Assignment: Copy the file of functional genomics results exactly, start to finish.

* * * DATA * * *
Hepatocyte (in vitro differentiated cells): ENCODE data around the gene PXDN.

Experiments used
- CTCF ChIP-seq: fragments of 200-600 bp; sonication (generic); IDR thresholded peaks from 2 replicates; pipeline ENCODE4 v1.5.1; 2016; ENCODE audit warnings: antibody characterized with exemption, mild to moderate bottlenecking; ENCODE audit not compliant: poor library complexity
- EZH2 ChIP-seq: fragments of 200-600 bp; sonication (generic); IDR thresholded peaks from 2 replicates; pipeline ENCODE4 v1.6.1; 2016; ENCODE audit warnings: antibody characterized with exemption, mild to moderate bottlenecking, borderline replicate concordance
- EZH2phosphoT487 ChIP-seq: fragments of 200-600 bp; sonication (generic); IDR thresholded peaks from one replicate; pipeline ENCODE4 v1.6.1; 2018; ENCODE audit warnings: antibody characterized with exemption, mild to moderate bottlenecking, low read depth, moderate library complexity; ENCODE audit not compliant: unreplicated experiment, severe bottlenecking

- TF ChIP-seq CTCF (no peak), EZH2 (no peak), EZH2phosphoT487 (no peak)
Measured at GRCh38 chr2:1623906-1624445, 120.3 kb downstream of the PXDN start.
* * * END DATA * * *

Hepatocyte (in vitro differentiated cells): ENCODE data around the gene PXDN.

Experiments used
- CTCF ChIP-seq: fragments of 200-600 bp; sonication (generic); IDR thresholded peaks from 2 replicates; pipeline ENCODE4 v1.5.1; 2016; ENCODE audit warnings: antibody characterized with exemption, mild to moderate bottlenecking; ENCODE audit not compliant: poor library complexity
- EZH2 ChIP-seq: fragments of 200-600 bp; sonication (generic); IDR thresholded peaks from 2 replicates; pipeline ENCODE4 v1.6.1; 2016; ENCODE audit warnings: antibody characterized with exemption, mild to moderate bottlenecking, borderline replicate concordance
- EZH2phosphoT487 ChIP-seq: fragments of 200-600 bp; sonication (generic); IDR thresholded peaks from one replicate; pipeline ENCODE4 v1.6.1; 2018; ENCODE audit warnings: antibody characterized with exemption, mild to moderate bottlenecking, low read depth, moderate library complexity; ENCODE audit not compliant: unreplicated experiment, severe bottlenecking

- TF ChIP-seq CTCF (no peak), EZH2 (no peak), EZH2phosphoT487 (no peak)
Measured at GRCh38 chr2:1623906-1624445, 120.3 kb downstream of the PXDN start.